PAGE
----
Logo of bioinformLink to Publisher's site
Bioinformation. 2006; 1(6): 231–233.
Published online Oct 7, 2006.
PMCID: PMC1891693

Beta barrel trans-membrane proteins: Enhanced prediction using a Bayesian approach

Abstract

Membrane proteins, which constitute approximately 20% of most genomes, form two main classes: alpha helical and beta barrel transmembrane proteins. Using methods based on Bayesian Networks, a powerful approach for statistical inference, we have sought to address β-barrel topology prediction. The β-barrel topology predictor reports individual strand accuracies of 88.6%. The method outlined here represents a potentially important advance in the computational determination of membrane protein topology.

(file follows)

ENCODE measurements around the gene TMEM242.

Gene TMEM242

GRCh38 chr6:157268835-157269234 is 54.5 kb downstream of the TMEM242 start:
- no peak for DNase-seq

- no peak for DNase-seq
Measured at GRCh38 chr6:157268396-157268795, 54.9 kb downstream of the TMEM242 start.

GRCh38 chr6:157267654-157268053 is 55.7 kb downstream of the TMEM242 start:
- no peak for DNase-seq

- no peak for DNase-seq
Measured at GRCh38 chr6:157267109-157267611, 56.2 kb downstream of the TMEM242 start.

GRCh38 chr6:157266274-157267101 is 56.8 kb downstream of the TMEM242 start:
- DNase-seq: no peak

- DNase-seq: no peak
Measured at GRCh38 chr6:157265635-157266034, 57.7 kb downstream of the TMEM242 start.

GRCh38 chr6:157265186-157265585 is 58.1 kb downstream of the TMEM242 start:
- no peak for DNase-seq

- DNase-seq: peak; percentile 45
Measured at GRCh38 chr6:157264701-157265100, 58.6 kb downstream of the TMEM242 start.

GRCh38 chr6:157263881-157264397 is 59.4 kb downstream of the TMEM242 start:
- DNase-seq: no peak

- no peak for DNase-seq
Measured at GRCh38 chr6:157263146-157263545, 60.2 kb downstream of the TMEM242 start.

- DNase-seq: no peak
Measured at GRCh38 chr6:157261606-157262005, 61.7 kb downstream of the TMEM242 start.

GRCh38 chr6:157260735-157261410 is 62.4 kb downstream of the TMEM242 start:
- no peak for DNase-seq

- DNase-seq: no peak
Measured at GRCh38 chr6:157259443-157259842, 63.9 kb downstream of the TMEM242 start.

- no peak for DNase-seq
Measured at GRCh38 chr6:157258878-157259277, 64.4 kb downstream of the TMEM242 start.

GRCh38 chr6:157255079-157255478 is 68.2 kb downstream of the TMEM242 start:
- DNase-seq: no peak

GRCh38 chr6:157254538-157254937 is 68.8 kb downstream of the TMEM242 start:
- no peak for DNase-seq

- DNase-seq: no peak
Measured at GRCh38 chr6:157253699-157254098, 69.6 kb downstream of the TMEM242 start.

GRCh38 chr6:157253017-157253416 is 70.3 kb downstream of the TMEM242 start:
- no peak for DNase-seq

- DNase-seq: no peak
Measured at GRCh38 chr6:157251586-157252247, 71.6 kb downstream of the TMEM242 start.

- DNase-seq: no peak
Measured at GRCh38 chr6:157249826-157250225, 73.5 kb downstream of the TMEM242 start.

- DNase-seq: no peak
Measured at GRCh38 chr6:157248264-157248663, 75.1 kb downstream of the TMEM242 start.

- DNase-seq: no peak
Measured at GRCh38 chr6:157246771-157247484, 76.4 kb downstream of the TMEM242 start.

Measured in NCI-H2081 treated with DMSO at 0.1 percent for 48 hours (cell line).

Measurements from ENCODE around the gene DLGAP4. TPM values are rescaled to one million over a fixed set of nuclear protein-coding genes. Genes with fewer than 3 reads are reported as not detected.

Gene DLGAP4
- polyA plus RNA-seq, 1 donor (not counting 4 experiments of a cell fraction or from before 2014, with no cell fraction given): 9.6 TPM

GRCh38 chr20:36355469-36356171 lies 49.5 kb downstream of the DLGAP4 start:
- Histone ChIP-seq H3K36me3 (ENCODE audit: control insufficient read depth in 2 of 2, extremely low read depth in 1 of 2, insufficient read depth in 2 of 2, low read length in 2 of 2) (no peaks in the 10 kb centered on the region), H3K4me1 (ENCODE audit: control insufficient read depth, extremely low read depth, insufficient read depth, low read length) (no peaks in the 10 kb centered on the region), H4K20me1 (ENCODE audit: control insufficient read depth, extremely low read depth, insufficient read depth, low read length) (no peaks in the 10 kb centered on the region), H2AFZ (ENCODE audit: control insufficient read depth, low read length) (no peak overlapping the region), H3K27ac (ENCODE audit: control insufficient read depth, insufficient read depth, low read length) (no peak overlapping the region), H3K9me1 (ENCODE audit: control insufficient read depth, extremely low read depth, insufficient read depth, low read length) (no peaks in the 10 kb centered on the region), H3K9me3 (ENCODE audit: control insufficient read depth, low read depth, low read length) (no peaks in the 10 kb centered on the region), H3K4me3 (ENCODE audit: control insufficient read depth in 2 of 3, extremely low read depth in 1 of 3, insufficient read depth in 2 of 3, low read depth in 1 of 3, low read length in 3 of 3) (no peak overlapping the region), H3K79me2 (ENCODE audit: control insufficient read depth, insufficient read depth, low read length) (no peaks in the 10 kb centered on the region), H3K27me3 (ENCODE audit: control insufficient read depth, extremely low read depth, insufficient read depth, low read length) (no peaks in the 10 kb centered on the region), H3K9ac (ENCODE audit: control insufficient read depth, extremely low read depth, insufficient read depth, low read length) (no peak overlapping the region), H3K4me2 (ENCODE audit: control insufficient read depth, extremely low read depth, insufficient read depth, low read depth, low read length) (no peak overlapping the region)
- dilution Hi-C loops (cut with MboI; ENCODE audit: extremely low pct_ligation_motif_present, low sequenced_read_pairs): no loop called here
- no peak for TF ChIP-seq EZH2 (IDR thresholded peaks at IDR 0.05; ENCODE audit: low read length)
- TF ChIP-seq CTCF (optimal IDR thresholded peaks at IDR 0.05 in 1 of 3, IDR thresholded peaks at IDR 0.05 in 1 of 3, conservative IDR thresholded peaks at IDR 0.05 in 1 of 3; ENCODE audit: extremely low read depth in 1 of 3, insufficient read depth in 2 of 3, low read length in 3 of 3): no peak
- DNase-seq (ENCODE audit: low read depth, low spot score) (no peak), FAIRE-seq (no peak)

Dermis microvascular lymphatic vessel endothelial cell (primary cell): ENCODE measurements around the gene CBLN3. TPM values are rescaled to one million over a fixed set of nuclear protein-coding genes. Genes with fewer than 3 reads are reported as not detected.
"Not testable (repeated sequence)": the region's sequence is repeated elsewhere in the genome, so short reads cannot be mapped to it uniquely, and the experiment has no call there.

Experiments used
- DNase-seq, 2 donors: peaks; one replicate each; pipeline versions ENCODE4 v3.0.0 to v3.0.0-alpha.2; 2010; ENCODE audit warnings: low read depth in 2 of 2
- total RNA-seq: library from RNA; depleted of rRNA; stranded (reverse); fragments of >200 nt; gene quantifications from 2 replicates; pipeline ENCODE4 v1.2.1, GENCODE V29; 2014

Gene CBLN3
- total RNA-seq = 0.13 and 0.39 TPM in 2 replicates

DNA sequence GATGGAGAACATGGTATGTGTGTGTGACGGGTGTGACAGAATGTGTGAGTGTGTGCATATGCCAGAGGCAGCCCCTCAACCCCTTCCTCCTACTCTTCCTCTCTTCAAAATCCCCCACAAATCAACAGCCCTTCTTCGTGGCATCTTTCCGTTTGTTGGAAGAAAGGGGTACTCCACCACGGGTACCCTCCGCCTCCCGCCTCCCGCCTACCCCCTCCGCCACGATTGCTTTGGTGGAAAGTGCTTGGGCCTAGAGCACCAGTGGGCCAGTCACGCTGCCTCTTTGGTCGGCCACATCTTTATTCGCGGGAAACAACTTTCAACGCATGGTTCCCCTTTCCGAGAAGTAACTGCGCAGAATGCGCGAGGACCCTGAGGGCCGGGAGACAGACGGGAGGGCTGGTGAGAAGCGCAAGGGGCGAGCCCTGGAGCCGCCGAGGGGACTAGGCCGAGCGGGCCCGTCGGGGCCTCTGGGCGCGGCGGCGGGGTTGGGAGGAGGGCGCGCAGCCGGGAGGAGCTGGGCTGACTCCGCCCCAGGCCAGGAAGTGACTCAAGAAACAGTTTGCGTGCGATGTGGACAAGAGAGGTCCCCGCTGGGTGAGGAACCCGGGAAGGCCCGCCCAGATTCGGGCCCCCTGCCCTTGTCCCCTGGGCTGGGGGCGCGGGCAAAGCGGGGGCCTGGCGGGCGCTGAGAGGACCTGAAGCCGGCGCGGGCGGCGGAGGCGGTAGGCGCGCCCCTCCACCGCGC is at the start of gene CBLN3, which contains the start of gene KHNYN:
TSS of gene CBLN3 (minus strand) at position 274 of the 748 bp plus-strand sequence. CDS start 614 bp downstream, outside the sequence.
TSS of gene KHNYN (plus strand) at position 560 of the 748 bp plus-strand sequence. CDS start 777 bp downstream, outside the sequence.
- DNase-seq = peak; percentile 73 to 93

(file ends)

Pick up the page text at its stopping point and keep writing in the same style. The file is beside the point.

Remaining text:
Keywords: beta barrel transmembrane protein, prokaryotic membrane proteins, Bayesian Networks, prediction method, sub-cellular location

Background

Accurate and reliable prediction of protein structure and function remains a challenge. Of particular importance is the prediction of membrane proteins, as, unlike soluble and fibrous proteins, membrane proteins remain poorly tractable targets for the principal experimental methods of structure determination: X-ray crystallography and multidimensional nuclear magnetic resonance (NMR) spectroscopy. [1] This problem is highlighted by the observation that 20% of most genomes encode membrane proteins [2], yet the number of solved membrane protein structures is approximately 2% of the RCSB Protein Data Bank (PDB). [3,4]